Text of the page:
Wireless networks have been used before to track animals, such as elephants, koalas, and even pigeons. Now, U.S. researchers are using social networking software to track zebras. They hope to discover how animals interact -- especially when lions are near a herd. They also think their software can help ecologists devise new techniques to protect endangered species. They even think that their computational tools can easily be adapted to study our buying habits. Does this mean that we'll be fitted with a GPS tracking collar before entering a shopping mall?
You can see above a picture of a zebra with a sensor collar and a snapshot of zebra population in Kenya (Credit: Computational Tools for Population Biology). This project has been led by University of Illinois at Chicago assistant professor of computer science Tanya Berger-Wolf, director of the Laboratory for Computational Population Biology. She worked with Princeton University ecologist Daniel Rubenstein and University of New Mexico computer scientist Jared Saia.
So how these researchers will track a zebra population? "The initial focus is on zebras living in Kenya's vast Mpala conservancy. A number of the animals will be fitted with GPS tracking collars that will provide researchers with a more accurate picture of life among the herd, showing how animals interact and which one leads the herd to flee when predators, notably lions, are near. Zebra species have mainly been reduced to three -- the endangered Grevy's, the Mountain and the common Plains. Rubenstein has studied zebras for more than two decades and hopes to learn more from tracking the social habits of the Plains and Grevy's species to see how they differ in evading predators."
And how this will really work? "The zebras will be tracked every 8 to 15 minutes, and the data will be relayed by cell phone to the researchers' computers, where new computational and analytical software tools developed as part of the project will help map and analyze the animals' social networking in ways never done before. The tools will help researchers study the time and order of animal social interaction. The approach combines ideas from academic disciplines such as social network analysis, Internet computing, data mining and machine learning to solve the complicated puzzles of population biology."
Speaking about computational population biology, here is how Tanya Berger-Wolf describes her research. "Flu pandemic, political microtargeting, behavioral response to predator presence, species genetic diversity. Populations contain intricate connections that occur on time scales ranging from milliseconds to generations. At the Laboratory for Computational Population Biology, we explore the growing interface between Population Biology and Computer Science, from genetics to social interactions."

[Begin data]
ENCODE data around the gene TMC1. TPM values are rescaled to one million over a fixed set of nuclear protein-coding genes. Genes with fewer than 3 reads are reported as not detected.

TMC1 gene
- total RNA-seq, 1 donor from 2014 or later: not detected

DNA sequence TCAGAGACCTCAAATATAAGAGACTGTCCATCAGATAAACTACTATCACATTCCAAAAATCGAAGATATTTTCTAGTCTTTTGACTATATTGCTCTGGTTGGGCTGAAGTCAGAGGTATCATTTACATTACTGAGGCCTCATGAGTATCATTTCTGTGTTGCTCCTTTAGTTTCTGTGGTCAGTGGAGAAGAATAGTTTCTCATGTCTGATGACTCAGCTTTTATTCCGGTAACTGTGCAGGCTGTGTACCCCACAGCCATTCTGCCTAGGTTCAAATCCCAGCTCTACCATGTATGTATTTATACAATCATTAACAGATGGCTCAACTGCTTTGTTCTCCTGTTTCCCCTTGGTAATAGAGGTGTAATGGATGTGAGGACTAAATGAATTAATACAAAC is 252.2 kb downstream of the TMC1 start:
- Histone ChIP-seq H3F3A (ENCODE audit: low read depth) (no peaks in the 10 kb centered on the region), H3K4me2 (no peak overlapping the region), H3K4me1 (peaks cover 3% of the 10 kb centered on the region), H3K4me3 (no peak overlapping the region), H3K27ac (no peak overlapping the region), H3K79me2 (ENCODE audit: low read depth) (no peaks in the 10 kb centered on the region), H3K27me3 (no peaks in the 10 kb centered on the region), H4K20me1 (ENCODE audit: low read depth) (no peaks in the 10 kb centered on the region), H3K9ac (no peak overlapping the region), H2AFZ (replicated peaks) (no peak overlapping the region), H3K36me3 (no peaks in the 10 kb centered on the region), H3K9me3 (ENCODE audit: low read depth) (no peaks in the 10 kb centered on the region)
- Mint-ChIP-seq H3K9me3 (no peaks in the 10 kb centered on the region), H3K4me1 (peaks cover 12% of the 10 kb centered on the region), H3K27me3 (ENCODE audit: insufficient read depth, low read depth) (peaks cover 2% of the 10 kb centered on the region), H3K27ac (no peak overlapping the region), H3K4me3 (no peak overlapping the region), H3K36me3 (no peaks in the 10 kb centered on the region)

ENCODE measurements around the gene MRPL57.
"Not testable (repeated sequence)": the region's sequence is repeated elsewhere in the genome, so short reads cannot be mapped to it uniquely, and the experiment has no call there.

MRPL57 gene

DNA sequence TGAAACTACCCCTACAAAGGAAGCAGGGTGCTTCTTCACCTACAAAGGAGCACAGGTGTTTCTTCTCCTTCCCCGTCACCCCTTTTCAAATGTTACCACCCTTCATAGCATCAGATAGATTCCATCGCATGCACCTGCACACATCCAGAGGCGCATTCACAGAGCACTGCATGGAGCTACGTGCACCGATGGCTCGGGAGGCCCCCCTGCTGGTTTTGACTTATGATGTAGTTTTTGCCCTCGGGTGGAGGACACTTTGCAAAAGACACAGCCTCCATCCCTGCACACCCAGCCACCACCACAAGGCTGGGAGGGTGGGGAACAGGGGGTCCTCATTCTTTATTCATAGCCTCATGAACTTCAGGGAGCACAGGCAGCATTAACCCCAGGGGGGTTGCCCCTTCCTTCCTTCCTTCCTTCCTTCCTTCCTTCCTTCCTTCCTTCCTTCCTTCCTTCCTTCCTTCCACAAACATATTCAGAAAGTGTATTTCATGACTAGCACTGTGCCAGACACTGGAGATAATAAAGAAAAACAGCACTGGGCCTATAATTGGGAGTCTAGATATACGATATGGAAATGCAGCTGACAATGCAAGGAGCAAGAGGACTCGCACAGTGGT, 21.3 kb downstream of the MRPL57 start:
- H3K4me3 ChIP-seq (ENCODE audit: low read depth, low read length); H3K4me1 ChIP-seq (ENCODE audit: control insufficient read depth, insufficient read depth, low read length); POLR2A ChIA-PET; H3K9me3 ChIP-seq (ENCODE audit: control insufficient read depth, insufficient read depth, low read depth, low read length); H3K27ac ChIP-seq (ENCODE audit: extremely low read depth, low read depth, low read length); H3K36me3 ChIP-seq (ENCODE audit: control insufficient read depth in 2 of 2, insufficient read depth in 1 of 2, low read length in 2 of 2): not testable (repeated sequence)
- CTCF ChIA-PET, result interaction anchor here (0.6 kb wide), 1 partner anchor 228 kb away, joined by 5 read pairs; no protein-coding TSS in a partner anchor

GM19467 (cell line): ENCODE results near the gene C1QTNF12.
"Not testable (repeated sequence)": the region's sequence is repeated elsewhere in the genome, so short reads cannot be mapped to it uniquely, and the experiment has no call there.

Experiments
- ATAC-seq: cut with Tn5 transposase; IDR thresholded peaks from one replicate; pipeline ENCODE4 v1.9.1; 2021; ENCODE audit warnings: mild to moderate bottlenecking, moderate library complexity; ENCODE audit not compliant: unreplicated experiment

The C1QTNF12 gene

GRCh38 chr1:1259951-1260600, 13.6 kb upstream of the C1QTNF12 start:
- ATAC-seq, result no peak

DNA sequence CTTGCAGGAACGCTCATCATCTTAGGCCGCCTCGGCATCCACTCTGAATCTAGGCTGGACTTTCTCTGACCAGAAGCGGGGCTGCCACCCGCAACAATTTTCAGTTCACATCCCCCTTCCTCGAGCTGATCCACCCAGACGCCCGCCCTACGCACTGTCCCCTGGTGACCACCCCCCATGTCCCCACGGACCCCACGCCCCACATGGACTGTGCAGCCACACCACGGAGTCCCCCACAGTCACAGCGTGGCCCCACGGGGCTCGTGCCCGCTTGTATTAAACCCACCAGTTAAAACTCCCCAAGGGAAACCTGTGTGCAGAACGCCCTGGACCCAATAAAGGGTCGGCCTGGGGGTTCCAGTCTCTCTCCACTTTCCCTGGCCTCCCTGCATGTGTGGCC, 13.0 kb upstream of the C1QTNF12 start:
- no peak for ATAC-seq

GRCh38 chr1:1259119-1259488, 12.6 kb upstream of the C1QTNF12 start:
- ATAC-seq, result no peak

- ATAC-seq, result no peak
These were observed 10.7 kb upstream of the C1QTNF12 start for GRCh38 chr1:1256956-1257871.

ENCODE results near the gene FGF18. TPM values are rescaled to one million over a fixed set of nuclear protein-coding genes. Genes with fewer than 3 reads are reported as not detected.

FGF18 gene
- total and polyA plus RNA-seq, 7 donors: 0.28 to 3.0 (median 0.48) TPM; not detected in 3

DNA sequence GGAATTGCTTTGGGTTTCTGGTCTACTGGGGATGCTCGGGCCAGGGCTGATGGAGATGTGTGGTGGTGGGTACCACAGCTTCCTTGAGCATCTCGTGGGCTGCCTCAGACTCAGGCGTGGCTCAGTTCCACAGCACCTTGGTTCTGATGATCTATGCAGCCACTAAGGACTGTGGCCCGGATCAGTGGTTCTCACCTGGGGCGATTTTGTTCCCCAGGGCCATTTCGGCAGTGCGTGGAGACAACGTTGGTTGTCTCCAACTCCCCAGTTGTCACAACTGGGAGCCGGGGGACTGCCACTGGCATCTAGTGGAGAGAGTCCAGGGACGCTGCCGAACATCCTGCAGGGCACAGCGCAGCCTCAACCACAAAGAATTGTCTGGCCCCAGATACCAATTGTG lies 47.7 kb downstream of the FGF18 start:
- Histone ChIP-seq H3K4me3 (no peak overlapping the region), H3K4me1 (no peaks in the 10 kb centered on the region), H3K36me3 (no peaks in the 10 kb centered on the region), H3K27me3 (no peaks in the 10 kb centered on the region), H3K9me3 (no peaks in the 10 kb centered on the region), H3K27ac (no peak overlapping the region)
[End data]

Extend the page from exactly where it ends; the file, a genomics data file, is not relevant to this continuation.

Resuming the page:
And here is her description of Dynamic Network Analysis. "Finding patterns of social interaction within a population has applications from epidemiology and marketing to conservation biology and behavioral ecology. An intrinsic characteristics of societies is their continual change. Yet, few analysis methods are explicitly dynamic. We are working on novel conceptual and computational frameworks to accurately describe the social context of an individual at time scales matching changes in individual and group activity. Current projects in this direction include finding communities and critical individuals in dynamic networks, and fine-grained interaction prediction in dynamic networks."
For more information, here are three documents I recommend.
- Reconstructing Sibling Relationships in Wild Populations (PDF format, 9 pages), which will soon appear in Bioinformatics
- A computational approach to animal breeding (PDF format, 10 pages), which has been published in the Journal of Theoretical Biology (Volume 244, Issue 3, Pages 433-439, February 7, 2007, link to abstract)
- Multichannel Communication and Graph Vertex Labeling (Powerpoint format, 16 slides), a presentation which includes very interesting images about social networks
Still, I don't know how the researchers want to study our buying habits without equipping us with special devices. After all, we don't all carry GPS collars...
Sources: University of Illinois at Chicago news release, September 6, 2007; and various websites
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